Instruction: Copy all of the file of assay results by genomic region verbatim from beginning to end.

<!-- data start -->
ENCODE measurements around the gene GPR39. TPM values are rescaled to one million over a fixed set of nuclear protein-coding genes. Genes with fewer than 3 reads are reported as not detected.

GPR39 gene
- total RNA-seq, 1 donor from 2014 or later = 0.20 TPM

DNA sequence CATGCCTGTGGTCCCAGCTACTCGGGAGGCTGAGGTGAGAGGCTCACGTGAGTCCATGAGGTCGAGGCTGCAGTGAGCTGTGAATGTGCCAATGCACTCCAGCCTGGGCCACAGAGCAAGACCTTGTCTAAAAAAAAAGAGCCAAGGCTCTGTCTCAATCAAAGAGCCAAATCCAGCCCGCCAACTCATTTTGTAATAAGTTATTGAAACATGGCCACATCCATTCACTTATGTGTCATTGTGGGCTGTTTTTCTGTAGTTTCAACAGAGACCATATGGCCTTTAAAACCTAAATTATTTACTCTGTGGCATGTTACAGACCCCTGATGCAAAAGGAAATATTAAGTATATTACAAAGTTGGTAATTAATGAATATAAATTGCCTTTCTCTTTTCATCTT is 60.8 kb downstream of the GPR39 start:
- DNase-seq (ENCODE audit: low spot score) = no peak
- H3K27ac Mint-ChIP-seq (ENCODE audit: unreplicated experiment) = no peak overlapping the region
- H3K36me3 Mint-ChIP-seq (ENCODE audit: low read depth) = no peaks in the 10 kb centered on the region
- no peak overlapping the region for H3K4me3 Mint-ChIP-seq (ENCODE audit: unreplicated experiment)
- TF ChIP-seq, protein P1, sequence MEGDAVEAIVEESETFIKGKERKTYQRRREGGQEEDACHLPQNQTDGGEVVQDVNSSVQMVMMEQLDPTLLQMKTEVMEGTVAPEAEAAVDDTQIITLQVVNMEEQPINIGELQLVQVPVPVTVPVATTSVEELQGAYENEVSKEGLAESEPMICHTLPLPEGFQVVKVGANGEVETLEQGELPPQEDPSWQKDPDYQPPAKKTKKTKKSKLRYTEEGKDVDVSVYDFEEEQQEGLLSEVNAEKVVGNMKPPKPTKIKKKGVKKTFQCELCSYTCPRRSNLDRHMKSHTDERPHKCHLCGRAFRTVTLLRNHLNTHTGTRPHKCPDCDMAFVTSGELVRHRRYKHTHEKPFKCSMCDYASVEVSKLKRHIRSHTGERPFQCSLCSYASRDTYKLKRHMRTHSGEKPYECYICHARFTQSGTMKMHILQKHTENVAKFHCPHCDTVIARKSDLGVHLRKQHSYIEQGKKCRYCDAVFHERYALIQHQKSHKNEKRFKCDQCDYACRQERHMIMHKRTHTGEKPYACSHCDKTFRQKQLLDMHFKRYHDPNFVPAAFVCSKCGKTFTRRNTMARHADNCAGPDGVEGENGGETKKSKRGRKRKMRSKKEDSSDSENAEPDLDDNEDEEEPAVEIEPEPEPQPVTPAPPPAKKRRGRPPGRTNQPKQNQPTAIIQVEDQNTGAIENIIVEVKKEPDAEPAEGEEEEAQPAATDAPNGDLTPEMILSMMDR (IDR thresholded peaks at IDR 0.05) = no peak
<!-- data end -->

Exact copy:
ENCODE measurements around the gene GPR39. TPM values are rescaled to one million over a fixed set of nuclear protein-coding genes. Genes with fewer than 3 reads are reported as not detected.

GPR39 gene
- total RNA-seq, 1 donor from 2014 or later = 0.20 TPM

DNA sequence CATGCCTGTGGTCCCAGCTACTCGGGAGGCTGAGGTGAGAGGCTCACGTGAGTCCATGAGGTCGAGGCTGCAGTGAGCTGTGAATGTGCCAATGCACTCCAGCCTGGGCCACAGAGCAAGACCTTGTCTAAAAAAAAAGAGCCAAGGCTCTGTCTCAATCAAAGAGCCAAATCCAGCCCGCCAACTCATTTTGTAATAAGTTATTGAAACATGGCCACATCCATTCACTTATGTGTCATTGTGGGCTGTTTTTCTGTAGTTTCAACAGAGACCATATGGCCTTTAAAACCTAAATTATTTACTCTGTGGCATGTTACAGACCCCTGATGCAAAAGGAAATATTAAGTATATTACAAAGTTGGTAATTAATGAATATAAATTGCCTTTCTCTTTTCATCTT is 60.8 kb downstream of the GPR39 start:
- DNase-seq (ENCODE audit: low spot score) = no peak
- H3K27ac Mint-ChIP-seq (ENCODE audit: unreplicated experiment) = no peak overlapping the region
- H3K36me3 Mint-ChIP-seq (ENCODE audit: low read depth) = no peaks in the 10 kb centered on the region
- no peak overlapping the region for H3K4me3 Mint-ChIP-seq (ENCODE audit: unreplicated experiment)
- TF ChIP-seq, protein P1, sequence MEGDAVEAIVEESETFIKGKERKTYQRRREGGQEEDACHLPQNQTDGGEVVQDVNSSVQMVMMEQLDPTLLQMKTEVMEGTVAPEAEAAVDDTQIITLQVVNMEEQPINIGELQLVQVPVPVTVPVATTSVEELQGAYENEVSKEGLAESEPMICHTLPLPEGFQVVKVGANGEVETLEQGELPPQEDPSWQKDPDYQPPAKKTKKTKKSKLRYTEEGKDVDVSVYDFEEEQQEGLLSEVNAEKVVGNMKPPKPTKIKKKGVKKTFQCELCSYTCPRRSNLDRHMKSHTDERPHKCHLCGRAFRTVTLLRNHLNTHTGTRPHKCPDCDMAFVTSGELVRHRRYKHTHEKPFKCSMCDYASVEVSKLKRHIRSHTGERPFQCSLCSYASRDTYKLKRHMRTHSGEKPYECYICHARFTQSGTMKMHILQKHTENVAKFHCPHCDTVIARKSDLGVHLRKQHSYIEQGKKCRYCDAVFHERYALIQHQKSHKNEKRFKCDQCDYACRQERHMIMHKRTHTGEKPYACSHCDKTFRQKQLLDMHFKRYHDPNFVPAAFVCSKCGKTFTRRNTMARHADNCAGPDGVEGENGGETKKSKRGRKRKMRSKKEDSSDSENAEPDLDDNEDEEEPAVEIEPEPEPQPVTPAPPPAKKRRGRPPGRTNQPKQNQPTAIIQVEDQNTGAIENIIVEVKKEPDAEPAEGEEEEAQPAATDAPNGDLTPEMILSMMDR (IDR thresholded peaks at IDR 0.05) = no peak